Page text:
Nvidia’s Project Holodeck: Photoreal Graphics in Shared VR

At Nvidia’s GPU Technology Conference, the company’s chief executive Jen-Hsun Haung introduced Project Holodeck, which aims to provide an experimental multi-user virtual environment with real-time photorealistic graphics and real-world physics. The new technology, which uses Epic’s Unreal Engine 4 and Nvidia’s GameWorks, VRWorks and DesignWorks, is targeted at design engineers and their collaborators. Nvidia’s Project Holodeck demo involved Koenigsegg Automotive, a Swedish company that makes exotic sports cars.

According to Tom’s Hardware, Christian Koenigsegg “joined the presentation via VR to show off his company’s latest creation, the Koenigsegg Regera hypercar.” In the demo, four robot avatars floated over a 3D grid space, and then a wireframe silhouette of the hypercar appeared, which transitioned to a fully photorealistic 50-million polygon rendering.

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Because Project Holodeck lets users interact with VR objects — and those objects to react to human touch — Koenigsegg was able to open the virtual Regera’s driver side door and step inside to see the interior details. He then took hold of the virtual steering wheel, “to show how Nvidia leverages VR PhysX technology so that your avatar’s hands don’t pass through virtual objects.”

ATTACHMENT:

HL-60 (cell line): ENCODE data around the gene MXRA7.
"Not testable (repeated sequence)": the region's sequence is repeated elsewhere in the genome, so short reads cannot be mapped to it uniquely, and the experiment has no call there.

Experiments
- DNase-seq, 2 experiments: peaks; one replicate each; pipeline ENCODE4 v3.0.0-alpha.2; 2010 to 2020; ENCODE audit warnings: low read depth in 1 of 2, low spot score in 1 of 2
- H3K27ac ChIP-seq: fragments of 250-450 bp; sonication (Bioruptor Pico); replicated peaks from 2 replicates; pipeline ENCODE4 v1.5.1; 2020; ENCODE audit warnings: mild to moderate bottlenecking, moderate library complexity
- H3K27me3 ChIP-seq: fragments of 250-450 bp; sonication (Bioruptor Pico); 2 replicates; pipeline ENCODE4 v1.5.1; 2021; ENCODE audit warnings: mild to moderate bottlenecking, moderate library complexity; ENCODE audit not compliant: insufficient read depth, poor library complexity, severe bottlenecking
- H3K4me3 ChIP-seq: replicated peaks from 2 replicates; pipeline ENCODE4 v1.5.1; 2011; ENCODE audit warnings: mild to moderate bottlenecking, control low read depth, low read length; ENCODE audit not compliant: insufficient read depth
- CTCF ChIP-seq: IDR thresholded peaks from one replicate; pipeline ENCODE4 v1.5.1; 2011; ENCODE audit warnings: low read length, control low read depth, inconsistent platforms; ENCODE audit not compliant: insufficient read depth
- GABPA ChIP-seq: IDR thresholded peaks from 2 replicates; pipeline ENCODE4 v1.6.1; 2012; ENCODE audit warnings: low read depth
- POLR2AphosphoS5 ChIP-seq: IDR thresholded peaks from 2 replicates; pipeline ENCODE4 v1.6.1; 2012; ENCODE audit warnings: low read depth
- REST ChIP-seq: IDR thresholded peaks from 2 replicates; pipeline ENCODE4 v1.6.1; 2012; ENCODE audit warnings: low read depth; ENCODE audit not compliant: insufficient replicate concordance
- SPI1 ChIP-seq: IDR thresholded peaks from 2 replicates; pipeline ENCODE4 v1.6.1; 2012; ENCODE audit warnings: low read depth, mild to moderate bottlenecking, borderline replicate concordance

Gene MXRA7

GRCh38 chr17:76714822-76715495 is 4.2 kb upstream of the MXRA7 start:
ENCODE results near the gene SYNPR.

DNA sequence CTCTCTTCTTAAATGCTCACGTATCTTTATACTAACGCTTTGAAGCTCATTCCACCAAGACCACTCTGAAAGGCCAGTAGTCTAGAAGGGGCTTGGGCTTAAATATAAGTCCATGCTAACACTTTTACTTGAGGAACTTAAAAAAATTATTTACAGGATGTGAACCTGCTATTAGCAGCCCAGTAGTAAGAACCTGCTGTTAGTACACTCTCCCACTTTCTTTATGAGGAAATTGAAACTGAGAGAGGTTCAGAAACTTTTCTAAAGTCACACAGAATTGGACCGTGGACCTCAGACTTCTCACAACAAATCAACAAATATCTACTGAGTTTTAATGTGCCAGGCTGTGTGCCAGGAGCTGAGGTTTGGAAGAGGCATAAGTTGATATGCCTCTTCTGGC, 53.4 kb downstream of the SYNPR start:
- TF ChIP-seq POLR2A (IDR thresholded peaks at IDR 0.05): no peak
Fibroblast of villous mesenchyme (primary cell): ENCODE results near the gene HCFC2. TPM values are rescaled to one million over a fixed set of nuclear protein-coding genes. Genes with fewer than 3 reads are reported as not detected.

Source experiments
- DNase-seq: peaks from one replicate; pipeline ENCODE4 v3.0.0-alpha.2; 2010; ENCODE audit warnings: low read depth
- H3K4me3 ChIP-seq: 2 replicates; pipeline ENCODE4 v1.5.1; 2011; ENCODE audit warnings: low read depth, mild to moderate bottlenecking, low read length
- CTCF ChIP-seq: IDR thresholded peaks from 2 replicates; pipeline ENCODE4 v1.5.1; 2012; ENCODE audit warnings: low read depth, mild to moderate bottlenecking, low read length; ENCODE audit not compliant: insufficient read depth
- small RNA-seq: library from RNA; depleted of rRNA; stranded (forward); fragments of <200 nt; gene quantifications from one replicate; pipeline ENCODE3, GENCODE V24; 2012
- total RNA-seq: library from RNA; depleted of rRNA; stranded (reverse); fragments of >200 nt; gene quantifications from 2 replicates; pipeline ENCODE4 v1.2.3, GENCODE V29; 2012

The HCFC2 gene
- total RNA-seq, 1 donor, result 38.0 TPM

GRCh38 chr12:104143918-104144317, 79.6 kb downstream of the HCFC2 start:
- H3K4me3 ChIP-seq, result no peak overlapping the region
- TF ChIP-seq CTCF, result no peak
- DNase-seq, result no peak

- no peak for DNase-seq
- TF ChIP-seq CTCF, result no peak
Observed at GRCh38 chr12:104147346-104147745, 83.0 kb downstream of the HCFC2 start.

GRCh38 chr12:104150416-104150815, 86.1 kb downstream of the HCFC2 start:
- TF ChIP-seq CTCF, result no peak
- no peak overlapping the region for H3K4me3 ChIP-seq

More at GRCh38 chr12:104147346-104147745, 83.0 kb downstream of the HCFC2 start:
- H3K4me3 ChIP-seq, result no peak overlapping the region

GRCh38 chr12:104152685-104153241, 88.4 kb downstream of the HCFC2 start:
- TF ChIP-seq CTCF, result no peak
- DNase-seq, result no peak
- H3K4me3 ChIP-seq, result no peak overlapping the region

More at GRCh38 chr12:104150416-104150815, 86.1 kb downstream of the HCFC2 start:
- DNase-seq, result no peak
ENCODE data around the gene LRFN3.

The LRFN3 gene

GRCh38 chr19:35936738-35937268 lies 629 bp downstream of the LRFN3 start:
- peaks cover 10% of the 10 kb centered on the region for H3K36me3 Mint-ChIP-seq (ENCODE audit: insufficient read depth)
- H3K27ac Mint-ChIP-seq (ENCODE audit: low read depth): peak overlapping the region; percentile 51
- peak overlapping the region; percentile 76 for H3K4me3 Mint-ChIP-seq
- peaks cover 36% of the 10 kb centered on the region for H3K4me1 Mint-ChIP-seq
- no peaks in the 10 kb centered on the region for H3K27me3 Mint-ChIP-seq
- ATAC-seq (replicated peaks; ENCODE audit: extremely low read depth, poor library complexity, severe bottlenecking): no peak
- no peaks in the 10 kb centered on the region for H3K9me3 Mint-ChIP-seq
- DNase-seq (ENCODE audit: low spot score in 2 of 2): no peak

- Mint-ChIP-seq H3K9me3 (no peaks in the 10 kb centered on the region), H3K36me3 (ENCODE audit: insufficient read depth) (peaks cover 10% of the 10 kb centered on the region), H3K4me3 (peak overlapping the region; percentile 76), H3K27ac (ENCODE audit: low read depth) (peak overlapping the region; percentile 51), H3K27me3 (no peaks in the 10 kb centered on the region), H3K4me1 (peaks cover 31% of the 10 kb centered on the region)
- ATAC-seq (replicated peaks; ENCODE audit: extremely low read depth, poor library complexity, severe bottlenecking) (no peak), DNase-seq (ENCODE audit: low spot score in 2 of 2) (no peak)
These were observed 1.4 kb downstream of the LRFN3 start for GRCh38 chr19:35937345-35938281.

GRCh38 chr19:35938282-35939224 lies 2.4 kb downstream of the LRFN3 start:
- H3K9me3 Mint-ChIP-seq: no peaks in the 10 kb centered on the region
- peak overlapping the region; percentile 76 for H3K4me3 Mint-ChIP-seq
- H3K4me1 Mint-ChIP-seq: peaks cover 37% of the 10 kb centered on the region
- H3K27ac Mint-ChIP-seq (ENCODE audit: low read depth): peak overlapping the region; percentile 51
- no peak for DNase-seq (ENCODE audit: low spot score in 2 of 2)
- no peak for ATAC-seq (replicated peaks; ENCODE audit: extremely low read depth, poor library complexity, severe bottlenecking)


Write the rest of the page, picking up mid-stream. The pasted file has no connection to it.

Project Holodeck also let the demo viewers see “an exploded view of the car,” with a “cluster of disassembled parts in an animation that played out in real-time.”

VentureBeat notes that, “the new processor for artificial intelligence applications, the Tesla V100 [also called Volta] … has 21 billion transistors … an order of magnitude more powerful than the 15-billion transistor Pascal-based processor that Nvidia announced a year ago.” The 815 square millimeter chip, about the size of an Apple Watch face, has 5,120 CUDA processing cores, performs at 7.5 FP64 teraflops and can handle 120 Tensor teraflops. Samsung manufactures it for Nvidia.

Huang stated that, “deep learning neural network research started to pay off about five years ago, when researchers started using graphics processing units (GPUs) to process data in parallel to train neural networks quickly.” This year, Nvidia plans to train 100,000 developers to use deep learning.

In 2015 Microsoft’s deep learning program ResNet required 7 exaflops of processing power, Baidu’s Deep Speech 2 AI required 20 exaflops in 2016, and Google’s NMT required 105 exaflops in 2017. Microsoft is working on a new ResNet version that “chains 64 Volta chips together for processing.”